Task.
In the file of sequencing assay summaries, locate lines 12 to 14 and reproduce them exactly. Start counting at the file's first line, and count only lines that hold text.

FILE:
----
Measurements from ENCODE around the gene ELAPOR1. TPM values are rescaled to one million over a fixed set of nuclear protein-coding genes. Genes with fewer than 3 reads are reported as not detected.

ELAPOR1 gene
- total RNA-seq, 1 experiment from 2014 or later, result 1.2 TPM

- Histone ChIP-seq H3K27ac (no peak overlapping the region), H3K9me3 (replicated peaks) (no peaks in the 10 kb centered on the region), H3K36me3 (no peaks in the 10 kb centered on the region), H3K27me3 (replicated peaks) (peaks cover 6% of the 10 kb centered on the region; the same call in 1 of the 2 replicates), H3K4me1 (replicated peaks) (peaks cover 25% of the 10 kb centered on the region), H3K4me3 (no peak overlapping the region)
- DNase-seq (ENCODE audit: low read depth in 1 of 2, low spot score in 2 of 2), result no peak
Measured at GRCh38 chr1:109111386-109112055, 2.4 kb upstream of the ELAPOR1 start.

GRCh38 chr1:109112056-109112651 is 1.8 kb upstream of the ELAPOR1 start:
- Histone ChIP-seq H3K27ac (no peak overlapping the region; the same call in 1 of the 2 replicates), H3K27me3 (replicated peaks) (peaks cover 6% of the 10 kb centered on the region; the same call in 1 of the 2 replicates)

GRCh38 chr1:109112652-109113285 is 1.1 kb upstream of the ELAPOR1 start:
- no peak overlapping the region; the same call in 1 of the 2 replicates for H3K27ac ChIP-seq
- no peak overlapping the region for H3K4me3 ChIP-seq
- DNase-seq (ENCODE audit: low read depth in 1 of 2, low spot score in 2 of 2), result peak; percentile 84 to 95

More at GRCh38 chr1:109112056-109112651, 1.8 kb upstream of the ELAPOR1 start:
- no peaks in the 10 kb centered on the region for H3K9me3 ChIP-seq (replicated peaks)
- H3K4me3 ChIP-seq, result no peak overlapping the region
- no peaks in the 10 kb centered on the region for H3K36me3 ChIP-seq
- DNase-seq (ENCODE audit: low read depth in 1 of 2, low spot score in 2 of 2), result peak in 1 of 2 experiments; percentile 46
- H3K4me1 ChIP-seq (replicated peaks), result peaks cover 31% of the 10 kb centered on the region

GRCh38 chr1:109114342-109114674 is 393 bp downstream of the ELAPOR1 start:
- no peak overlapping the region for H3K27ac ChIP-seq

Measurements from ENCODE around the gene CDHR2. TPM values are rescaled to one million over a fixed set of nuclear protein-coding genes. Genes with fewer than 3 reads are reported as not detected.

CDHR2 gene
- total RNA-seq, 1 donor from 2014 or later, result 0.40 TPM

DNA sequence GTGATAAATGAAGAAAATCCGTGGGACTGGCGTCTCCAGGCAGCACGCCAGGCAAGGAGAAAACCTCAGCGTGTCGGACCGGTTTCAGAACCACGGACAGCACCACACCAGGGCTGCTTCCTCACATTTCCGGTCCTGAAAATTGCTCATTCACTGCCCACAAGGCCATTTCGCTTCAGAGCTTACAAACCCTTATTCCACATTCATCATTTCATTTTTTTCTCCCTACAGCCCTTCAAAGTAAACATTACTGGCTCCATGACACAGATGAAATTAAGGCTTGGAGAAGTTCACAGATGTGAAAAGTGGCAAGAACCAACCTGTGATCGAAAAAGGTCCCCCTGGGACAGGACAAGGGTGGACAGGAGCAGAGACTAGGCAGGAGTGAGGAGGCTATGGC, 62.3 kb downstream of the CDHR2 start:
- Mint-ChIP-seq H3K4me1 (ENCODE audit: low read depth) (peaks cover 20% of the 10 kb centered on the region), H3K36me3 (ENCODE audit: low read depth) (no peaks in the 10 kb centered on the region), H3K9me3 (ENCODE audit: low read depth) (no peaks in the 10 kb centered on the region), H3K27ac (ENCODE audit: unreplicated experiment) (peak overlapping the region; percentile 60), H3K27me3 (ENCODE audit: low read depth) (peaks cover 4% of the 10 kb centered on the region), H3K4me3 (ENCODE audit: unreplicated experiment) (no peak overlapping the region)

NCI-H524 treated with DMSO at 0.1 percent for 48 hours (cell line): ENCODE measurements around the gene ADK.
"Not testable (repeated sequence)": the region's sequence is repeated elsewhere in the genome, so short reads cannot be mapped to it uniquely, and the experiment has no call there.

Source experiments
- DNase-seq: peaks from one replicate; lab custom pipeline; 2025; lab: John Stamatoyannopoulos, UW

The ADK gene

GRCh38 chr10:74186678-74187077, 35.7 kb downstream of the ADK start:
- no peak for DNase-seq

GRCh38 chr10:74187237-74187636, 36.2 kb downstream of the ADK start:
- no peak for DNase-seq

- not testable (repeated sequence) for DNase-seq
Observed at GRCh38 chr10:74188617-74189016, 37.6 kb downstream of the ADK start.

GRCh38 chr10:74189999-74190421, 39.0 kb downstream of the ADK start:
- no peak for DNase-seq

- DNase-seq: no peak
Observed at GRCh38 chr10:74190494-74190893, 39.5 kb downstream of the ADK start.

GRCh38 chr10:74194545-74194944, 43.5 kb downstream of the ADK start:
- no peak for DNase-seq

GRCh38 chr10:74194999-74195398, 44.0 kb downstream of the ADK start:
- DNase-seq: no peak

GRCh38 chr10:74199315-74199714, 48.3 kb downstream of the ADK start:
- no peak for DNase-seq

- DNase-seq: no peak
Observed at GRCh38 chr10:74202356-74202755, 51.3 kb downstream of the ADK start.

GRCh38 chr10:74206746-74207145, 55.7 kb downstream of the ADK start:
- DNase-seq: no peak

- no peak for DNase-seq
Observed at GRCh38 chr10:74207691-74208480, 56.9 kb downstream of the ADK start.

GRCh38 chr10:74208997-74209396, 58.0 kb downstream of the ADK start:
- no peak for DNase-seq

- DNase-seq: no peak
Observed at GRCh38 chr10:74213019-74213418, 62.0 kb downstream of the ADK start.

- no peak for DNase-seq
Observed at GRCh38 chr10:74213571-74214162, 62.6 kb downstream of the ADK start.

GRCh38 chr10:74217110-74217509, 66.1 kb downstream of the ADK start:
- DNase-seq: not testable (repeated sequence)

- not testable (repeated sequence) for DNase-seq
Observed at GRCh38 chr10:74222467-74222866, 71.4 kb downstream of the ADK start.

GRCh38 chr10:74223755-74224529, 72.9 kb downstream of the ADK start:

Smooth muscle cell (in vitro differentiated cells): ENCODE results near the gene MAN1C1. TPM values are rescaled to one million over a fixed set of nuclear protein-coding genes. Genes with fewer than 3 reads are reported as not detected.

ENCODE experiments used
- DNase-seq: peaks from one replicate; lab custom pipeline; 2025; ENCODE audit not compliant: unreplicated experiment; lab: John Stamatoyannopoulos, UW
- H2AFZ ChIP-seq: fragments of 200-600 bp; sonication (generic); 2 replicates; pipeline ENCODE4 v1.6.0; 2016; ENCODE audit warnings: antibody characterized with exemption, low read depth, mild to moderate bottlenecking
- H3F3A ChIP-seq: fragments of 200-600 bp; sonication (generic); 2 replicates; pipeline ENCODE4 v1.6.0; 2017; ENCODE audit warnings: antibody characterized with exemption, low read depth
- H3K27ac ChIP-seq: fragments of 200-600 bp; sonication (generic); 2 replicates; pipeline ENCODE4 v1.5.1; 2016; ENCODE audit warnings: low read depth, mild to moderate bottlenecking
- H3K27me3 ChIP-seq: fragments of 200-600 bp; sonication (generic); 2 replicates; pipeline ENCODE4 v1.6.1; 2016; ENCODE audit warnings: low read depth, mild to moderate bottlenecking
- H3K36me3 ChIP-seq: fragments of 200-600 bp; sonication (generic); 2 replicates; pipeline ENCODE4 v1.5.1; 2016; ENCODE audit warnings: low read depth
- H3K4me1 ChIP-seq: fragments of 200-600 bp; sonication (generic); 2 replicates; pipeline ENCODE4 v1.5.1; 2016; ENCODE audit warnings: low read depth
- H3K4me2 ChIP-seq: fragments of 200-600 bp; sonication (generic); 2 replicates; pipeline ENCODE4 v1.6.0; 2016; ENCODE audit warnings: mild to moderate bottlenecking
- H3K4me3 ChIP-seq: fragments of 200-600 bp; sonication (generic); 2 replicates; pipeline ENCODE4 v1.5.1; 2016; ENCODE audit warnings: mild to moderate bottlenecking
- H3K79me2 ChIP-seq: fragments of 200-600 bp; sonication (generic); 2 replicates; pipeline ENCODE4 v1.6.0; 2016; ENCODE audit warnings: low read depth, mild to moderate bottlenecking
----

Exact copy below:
- DNase-seq (ENCODE audit: low read depth in 1 of 2, low spot score in 2 of 2), result peak; percentile 84 to 95

More at GRCh38 chr1:109112056-109112651, 1.8 kb upstream of the ELAPOR1 start:
- no peaks in the 10 kb centered on the region for H3K9me3 ChIP-seq (replicated peaks)